Banks are falling short of customer expectations, according to a new report released today.
Perhaps it is more accurate to say that banks can’t catch up with customer expectations, which keep rising higher based on experiences with nonbank applications.
Three major trends emerged in the 2015 World Retail Banking Report from Capgemini and Efma, which polled 16,000 customers in 32 countries. Bill Sullivan, head of global financial services market intelligence, told Bank Innovation that none of them are particularly good news for banks.
- Customer service levels are stagnating or deteriorating. “Expectations are rising at a faster pace than banks can handle,” Sullivan said. “With Generation Y, this is even more dramatic.” Profitable customer behaviors is also on the decline, and again it’s the younger set who are behind the shift. “They are less likely to take on debt, more likely to leave, less likely to refer friends or buy additional products,” Sullivan said. “They are less loyal to brand.” Millennials are not the most profitable bank customers, but they are starting to make their presence felt in a way that is slightly ominous for banks. Add to the bad news that customers still value branches, according to Sullivan, so banks are prevented from saving money by reducing their physical footprints.
- Competition from nonbank players is accelerating. “Banks still underestimate nontraditional players, and struggle to match their agility,” Sullivan said. This news might defy belief, considering all the energy in the FinTech space lately. But the majority of bank executives don’t believe serious threats to core businesses will materialize in the next three years, and are still unsure of the impact major nonbank players will have, Sullivan said. But to their credit, bank executives realize that they face significant headwinds in the battle for customer experience: 83% of executives said customers were comfortable banking with internet and tech firms, but only 65% of executives said they were comfortable banking with banks. Across every region of the globe, customers were less likely to buy an additional product from their bank than they were a year previously.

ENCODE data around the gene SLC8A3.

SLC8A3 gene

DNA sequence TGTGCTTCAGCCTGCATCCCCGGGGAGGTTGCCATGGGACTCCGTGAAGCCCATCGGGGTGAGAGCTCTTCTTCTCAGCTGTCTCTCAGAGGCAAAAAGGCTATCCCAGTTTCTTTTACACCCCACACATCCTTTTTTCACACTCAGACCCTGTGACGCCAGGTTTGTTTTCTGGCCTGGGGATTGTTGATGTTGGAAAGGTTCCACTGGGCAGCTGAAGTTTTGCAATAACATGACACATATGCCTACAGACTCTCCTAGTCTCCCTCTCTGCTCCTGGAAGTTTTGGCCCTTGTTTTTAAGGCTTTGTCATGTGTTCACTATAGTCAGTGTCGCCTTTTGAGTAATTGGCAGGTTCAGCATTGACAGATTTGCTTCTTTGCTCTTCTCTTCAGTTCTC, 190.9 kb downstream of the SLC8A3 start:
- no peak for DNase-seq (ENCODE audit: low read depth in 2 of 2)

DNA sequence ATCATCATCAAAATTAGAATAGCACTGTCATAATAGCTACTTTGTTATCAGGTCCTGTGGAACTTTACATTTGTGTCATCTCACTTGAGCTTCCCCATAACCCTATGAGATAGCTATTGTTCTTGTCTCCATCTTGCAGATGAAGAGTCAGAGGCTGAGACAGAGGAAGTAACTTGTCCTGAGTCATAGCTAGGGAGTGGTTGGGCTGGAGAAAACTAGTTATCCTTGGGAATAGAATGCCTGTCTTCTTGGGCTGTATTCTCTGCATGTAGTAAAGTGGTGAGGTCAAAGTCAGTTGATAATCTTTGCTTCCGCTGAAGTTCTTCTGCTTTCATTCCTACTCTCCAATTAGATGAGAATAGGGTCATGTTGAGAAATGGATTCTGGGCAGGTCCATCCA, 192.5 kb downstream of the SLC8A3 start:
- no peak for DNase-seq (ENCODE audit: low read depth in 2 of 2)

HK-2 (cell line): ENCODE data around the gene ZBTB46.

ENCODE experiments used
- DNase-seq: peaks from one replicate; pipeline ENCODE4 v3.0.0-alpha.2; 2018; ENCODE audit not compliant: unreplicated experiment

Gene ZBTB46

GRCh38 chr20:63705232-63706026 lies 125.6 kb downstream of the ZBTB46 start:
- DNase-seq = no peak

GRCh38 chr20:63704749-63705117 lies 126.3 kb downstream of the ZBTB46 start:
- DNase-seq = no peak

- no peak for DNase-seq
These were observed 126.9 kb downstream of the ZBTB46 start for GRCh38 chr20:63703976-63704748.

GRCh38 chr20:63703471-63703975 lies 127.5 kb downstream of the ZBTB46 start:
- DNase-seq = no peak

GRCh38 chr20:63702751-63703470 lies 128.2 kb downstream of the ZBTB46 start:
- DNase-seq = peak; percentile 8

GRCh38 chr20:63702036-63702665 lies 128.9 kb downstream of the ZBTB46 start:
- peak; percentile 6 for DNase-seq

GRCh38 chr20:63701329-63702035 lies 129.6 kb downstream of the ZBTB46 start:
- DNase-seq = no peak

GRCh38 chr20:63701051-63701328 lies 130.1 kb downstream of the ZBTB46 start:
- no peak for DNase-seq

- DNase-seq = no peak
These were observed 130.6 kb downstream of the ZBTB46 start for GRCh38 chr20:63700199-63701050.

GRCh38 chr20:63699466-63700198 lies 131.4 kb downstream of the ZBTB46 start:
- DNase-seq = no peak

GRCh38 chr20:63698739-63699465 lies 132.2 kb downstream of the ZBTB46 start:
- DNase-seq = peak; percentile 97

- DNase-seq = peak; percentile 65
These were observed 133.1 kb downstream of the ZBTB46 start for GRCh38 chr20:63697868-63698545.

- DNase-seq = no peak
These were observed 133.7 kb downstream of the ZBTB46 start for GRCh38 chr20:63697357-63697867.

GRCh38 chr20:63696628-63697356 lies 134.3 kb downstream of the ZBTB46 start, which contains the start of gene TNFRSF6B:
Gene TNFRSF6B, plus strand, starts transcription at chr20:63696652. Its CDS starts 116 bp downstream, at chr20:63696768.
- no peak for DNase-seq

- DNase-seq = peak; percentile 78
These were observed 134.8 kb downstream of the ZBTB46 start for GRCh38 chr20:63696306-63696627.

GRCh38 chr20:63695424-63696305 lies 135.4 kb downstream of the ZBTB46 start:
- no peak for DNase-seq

- Investments have focused too much on the front-end, to the detriment of the back-end. It makes sense that banks, recognizing the challenges in customer experience, would devote resources to the front end, but Sullivan believes this strategy has backfired. “They have set high expectations then not delivered on them,” he said.”With the back-end underdeveloped, the ability to customize and personalize is challenged.” Survey results indicate that the next three years will see more funding of front-end, customer facing technology, with the back end receiving fewer resources.
“There are great opportunities for banks,” Sullivan said. “But there are also warning signs about getting serious. They must adapt at a different pace to match competitors not burdened by the same regulations.”
Banks are in a bind, according to this report, stuck between the need to keep the lights on in the back-end and the need to please capricious millennials on the customer-facing side. Furthermore, the challenge applies equally to banks in every region of the world. You could be forgiven for asking, What else is new?